Table of Contents
1. Filter methods
Filter methods are generally the first step in any feature selection pipeline.
Filter methods can be broadly categorized into two categories: Univariate Filter Methods and Multivariate filter methods.
1.1 Univariate filter methods:
Individual features are ranked according to specific criteria. The top N features are then selected. Different types of ranking criteria are used for univariate filter methods, for example fisher score, mutual information, and variance of the feature.
Disadvantage: They may select redundant features because the relationship between individual features is not taken into account while making decisions. Univariate filter methods are ideal for removing constant and quasi-constant features from the data.
- Constant: Constant features are the type of features that contain only one value for all the outputs in the dataset. VarianceThreshold function of Python’s Scikit Learn https://stackabuse.com/applying-filter-methods-in-python-for-feature-selection/
1.2 Multivariate filter methods:
Removing redundant features from the data since they take the mutual relationship between the features into account. Multivariate filter methods can be used to remove duplicate and correlated features from the data.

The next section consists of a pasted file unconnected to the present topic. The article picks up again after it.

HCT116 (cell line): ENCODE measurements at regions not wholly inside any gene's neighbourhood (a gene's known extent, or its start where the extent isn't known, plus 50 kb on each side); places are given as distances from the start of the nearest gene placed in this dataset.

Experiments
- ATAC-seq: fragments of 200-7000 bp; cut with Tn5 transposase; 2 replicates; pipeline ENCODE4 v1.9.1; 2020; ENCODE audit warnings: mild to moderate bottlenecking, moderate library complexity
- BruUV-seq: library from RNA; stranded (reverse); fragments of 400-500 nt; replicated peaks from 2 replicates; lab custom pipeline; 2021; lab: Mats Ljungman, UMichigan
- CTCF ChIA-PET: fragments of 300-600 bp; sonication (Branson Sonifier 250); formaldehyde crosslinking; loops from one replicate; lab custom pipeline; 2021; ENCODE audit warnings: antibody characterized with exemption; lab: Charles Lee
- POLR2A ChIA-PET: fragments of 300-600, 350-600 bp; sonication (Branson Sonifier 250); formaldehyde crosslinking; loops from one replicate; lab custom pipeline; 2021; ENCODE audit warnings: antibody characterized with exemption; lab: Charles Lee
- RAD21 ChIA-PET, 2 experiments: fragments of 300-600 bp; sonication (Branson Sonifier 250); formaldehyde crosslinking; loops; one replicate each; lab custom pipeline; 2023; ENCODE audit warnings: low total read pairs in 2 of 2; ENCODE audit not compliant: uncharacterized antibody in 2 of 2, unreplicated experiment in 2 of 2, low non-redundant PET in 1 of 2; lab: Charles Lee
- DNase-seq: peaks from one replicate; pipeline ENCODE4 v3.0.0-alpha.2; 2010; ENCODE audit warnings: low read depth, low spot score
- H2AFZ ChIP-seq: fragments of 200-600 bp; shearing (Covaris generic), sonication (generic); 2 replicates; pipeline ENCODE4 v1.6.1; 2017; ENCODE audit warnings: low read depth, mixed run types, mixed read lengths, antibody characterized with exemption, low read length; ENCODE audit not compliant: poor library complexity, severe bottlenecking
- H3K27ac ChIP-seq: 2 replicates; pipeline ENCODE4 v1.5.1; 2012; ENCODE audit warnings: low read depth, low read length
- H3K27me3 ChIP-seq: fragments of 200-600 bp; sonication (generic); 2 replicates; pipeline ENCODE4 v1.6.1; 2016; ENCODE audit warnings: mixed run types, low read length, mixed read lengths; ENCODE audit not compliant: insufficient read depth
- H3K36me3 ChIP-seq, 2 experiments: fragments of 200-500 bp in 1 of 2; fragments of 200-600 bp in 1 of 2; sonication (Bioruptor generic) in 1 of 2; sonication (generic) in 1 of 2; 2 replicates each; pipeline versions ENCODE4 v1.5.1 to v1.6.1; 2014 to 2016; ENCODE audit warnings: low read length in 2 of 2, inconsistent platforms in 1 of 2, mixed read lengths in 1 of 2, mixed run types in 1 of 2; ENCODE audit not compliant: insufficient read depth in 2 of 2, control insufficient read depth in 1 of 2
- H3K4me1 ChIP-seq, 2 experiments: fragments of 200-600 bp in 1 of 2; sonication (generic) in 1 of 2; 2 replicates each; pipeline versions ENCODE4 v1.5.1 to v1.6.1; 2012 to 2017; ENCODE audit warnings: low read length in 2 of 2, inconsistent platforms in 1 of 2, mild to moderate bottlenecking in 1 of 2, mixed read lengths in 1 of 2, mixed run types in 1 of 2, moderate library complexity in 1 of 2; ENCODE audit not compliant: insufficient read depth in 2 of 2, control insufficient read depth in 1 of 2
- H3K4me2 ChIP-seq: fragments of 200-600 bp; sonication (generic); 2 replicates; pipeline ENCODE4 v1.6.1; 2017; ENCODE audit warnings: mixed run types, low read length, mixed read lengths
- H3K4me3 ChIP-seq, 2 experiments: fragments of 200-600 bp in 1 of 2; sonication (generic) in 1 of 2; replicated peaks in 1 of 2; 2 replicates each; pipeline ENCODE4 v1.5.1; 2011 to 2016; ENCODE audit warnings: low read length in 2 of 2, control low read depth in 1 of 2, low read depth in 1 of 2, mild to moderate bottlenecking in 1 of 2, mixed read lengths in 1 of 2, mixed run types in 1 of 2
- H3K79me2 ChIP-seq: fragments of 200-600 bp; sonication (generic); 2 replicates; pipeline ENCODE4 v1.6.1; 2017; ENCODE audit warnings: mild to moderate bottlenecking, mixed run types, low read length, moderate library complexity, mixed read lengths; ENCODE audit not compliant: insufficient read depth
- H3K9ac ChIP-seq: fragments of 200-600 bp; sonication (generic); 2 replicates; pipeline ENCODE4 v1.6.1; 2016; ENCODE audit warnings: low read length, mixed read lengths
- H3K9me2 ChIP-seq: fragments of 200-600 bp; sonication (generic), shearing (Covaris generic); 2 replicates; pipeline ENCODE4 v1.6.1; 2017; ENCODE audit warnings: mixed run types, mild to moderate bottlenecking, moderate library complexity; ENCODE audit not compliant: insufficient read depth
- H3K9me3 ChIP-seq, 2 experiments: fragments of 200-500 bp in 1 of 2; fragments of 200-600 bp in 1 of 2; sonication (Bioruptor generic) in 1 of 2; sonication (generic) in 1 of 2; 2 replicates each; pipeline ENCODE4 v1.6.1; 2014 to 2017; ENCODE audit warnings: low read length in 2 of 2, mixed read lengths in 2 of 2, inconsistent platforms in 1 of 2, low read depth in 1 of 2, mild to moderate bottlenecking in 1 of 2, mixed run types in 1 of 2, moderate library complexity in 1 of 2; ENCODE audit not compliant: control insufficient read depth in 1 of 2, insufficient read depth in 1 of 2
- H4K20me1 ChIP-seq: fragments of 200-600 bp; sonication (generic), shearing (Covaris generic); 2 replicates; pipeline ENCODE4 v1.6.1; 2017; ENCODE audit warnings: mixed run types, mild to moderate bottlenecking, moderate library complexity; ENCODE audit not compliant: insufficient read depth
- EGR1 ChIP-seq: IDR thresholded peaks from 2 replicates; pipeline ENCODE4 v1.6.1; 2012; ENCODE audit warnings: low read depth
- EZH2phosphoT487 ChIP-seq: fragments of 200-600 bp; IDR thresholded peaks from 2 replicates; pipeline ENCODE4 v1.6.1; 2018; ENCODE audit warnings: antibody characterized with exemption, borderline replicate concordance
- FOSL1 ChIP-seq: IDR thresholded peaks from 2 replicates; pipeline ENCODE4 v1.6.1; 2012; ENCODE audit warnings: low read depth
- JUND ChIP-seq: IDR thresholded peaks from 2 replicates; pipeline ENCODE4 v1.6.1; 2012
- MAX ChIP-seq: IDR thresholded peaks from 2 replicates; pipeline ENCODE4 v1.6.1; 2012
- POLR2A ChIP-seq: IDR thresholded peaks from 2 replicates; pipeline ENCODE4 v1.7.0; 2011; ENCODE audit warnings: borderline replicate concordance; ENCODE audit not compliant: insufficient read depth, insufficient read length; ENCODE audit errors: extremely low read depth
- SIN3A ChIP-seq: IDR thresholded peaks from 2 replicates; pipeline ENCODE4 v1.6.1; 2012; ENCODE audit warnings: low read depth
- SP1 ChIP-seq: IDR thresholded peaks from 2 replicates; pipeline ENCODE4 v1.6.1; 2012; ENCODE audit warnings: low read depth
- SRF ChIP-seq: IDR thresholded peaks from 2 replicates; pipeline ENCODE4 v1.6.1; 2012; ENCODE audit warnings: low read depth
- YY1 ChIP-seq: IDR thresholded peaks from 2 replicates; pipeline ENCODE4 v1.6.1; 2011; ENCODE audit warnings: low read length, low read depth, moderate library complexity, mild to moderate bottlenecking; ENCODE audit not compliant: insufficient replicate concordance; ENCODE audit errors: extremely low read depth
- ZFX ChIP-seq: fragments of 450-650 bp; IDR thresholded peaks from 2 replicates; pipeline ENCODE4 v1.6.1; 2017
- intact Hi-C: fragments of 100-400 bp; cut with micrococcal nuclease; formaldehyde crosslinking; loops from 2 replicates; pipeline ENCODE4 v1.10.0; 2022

- Correlation between continuous and categorical variable
2. Using Algorithms/Models
Three methods to perform feature selection using ML models:
- Shap Value
feature importance is biased; i.e. it tends to inflate the importance of continuous or high-cardinality categorical variables
Example: Random Forest Feature Importance computed in 3 Ways with Python: built-in, permutation & shap
Permutation importance: Record a baseline accuracy (classifier) or R2 score (regressor) by passing a validation set or the out-of-bag (OOB) samples through the Random Forest. Permute the column values of a single predictor feature and then pass all test samples back through the Random Forest and recompute the mechanism, but the results are more reliable.
For RF: Notice that the function does not normalize the importance values, such as dividing by the standard deviation. According to Conditional variable importance for random forests, “the raw [permutation] importance… has better statistical properties.” Those importance values will not sum up to one and it’s important to remember that we don’t care what the values are per se. What we care about is the relative predictive strengths of the features. (When using the importances() function in R, make sure to use scale=F to to prevent this normalization.)
Accuracy or R2. The importance of that feature is the difference between the baseline and the drop in overall accuracy or R2 caused by permuting the column. The permutation mechanism is much more computationally expensive than the mean decrease in impurity